With their self-titled debut as The Unwinding Hours, Craig Beaton and Iain Cook proved unequivocally that there was life after Aereogramme. Rarely does a band so effortlessly command the kind of reverence that follows this (or their former) band around in a live setting. On record it’s much the same thing; reminiscent of The Blue Nile in their hushed majesty, this is food for the soul. Fortunately for their loyal following, any threat of a sabbatical while Beaton went off to study Theology was stunted by a streak of weekly writing sessions, resulting in Afterlives.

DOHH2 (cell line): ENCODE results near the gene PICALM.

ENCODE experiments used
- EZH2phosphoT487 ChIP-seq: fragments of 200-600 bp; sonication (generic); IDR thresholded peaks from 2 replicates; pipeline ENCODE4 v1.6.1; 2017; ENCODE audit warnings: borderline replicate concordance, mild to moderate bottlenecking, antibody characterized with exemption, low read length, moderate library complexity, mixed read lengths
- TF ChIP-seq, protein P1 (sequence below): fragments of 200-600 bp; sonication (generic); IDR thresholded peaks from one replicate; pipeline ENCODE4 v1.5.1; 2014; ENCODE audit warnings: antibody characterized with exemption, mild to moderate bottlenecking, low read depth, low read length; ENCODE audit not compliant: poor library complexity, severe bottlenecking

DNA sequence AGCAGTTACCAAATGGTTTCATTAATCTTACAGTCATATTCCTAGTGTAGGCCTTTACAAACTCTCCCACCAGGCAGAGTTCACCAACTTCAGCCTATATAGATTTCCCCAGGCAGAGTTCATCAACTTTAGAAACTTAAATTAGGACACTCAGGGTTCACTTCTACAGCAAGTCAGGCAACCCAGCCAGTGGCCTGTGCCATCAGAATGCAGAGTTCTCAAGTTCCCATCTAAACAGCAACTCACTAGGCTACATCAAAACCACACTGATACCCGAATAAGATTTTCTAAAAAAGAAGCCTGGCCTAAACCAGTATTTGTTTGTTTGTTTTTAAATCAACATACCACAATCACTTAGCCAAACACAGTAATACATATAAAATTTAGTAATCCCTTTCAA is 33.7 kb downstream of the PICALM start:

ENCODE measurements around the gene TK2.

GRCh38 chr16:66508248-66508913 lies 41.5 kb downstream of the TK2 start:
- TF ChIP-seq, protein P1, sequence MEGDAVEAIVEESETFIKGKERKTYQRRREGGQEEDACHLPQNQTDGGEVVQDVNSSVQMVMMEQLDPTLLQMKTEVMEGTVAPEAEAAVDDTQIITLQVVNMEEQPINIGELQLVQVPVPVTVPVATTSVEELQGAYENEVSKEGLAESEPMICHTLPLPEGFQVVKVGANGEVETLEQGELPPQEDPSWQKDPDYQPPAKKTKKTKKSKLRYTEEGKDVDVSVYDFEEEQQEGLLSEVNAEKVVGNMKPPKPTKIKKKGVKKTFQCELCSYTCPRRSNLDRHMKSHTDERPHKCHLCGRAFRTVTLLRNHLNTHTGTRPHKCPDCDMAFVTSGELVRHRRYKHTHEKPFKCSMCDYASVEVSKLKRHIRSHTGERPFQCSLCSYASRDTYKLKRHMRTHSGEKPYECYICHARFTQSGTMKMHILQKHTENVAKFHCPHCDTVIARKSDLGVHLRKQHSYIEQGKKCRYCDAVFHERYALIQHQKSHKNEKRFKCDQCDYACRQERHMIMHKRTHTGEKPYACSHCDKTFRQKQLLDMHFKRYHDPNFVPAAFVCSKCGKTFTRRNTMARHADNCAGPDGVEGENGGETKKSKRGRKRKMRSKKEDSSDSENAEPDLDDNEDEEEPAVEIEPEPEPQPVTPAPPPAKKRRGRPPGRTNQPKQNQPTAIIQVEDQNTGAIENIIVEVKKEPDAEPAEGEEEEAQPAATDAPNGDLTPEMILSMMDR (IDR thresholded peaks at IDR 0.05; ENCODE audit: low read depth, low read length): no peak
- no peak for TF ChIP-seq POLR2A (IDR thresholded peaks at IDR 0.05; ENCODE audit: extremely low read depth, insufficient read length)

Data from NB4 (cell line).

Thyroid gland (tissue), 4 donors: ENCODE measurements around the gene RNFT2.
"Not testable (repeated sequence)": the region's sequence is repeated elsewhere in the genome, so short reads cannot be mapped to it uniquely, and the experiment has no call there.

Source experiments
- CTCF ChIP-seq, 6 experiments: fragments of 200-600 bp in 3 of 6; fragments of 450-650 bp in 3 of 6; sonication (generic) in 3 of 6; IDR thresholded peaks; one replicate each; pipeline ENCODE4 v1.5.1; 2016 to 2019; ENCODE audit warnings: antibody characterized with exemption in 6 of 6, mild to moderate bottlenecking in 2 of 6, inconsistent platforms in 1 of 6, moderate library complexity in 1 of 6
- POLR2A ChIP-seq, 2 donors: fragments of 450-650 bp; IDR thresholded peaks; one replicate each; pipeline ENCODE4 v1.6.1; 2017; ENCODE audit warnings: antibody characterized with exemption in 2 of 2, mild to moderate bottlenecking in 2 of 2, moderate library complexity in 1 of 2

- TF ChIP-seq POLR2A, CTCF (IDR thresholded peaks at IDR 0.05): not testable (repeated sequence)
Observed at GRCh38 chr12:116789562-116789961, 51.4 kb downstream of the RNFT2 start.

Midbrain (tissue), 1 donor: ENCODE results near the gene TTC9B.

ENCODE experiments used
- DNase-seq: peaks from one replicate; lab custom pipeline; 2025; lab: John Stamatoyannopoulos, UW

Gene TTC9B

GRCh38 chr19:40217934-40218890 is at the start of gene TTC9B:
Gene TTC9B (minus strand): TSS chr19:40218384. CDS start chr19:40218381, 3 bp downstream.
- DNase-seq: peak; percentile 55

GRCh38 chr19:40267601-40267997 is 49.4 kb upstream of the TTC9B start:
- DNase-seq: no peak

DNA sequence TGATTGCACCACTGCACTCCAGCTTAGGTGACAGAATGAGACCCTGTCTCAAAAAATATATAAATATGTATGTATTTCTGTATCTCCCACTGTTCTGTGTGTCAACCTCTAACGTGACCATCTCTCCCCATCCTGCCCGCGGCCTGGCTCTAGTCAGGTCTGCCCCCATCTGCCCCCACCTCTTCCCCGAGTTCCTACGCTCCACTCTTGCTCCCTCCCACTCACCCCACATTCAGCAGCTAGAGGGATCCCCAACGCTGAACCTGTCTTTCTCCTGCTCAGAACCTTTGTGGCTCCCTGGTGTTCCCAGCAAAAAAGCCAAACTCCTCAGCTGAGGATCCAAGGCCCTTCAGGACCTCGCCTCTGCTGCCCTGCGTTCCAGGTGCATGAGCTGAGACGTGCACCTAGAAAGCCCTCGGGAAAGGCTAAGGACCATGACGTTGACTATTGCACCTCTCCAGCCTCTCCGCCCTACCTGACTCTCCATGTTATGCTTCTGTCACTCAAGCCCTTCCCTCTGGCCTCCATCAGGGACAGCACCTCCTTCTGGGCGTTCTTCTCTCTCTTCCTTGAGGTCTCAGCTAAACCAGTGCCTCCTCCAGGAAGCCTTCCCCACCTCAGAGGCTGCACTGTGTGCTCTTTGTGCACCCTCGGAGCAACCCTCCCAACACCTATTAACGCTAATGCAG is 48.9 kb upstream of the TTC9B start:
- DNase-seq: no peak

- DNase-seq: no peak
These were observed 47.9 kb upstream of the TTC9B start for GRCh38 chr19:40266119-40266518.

Break seems a clear and optimistic statement of intent, pushing soaring choruses to the fore with a stride that their often understated and downtempo entry only hinted at. But they can do both: “Don’t count me out just yet,” Beaton warns on The Right to Know, a menacing number fleshed out around the propulsive backbone of Cook and Jonny Scott’s dynamic rhythm section. Uplifting and melancholic, muscular and brittle – Afterlives is a beautifully nuanced complement to its predecessor.